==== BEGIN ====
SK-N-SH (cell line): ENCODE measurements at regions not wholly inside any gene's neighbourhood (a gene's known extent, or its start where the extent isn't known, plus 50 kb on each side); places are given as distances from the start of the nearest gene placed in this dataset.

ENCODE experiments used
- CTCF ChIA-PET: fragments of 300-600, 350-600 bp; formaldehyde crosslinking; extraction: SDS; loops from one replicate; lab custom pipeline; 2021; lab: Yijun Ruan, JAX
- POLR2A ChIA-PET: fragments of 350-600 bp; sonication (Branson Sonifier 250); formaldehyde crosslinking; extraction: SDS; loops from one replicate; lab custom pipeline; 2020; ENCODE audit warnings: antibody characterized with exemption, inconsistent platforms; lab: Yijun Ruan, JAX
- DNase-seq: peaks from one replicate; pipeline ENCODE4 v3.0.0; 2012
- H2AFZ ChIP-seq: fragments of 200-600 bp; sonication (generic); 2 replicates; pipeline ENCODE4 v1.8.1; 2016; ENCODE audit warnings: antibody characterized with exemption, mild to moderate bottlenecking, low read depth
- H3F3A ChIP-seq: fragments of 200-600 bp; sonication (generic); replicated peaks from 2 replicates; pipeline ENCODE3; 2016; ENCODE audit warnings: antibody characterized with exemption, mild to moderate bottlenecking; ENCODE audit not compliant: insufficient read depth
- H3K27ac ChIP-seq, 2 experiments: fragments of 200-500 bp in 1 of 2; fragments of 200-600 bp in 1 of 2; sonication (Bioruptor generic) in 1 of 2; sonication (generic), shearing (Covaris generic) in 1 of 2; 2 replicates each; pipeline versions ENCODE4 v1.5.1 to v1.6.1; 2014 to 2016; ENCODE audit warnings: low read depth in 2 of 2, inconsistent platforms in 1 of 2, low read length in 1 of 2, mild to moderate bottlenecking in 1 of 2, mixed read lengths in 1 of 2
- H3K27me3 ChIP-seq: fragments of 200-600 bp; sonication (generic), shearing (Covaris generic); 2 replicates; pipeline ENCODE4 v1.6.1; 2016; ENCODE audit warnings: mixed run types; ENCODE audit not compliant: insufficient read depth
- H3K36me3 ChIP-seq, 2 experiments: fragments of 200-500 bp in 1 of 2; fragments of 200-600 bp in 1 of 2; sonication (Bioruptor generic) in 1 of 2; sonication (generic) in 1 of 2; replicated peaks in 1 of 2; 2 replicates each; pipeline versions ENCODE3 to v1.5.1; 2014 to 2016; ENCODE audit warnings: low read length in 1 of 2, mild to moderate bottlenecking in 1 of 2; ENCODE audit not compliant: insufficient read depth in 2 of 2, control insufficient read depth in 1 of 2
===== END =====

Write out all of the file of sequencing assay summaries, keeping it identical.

SK-N-SH (cell line): ENCODE measurements at regions not wholly inside any gene's neighbourhood (a gene's known extent, or its start where the extent isn't known, plus 50 kb on each side); places are given as distances from the start of the nearest gene placed in this dataset.

ENCODE experiments used
- CTCF ChIA-PET: fragments of 300-600, 350-600 bp; formaldehyde crosslinking; extraction: SDS; loops from one replicate; lab custom pipeline; 2021; lab: Yijun Ruan, JAX
- POLR2A ChIA-PET: fragments of 350-600 bp; sonication (Branson Sonifier 250); formaldehyde crosslinking; extraction: SDS; loops from one replicate; lab custom pipeline; 2020; ENCODE audit warnings: antibody characterized with exemption, inconsistent platforms; lab: Yijun Ruan, JAX
- DNase-seq: peaks from one replicate; pipeline ENCODE4 v3.0.0; 2012
- H2AFZ ChIP-seq: fragments of 200-600 bp; sonication (generic); 2 replicates; pipeline ENCODE4 v1.8.1; 2016; ENCODE audit warnings: antibody characterized with exemption, mild to moderate bottlenecking, low read depth
- H3F3A ChIP-seq: fragments of 200-600 bp; sonication (generic); replicated peaks from 2 replicates; pipeline ENCODE3; 2016; ENCODE audit warnings: antibody characterized with exemption, mild to moderate bottlenecking; ENCODE audit not compliant: insufficient read depth
- H3K27ac ChIP-seq, 2 experiments: fragments of 200-500 bp in 1 of 2; fragments of 200-600 bp in 1 of 2; sonication (Bioruptor generic) in 1 of 2; sonication (generic), shearing (Covaris generic) in 1 of 2; 2 replicates each; pipeline versions ENCODE4 v1.5.1 to v1.6.1; 2014 to 2016; ENCODE audit warnings: low read depth in 2 of 2, inconsistent platforms in 1 of 2, low read length in 1 of 2, mild to moderate bottlenecking in 1 of 2, mixed read lengths in 1 of 2
- H3K27me3 ChIP-seq: fragments of 200-600 bp; sonication (generic), shearing (Covaris generic); 2 replicates; pipeline ENCODE4 v1.6.1; 2016; ENCODE audit warnings: mixed run types; ENCODE audit not compliant: insufficient read depth
- H3K36me3 ChIP-seq, 2 experiments: fragments of 200-500 bp in 1 of 2; fragments of 200-600 bp in 1 of 2; sonication (Bioruptor generic) in 1 of 2; sonication (generic) in 1 of 2; replicated peaks in 1 of 2; 2 replicates each; pipeline versions ENCODE3 to v1.5.1; 2014 to 2016; ENCODE audit warnings: low read length in 1 of 2, mild to moderate bottlenecking in 1 of 2; ENCODE audit not compliant: insufficient read depth in 2 of 2, control insufficient read depth in 1 of 2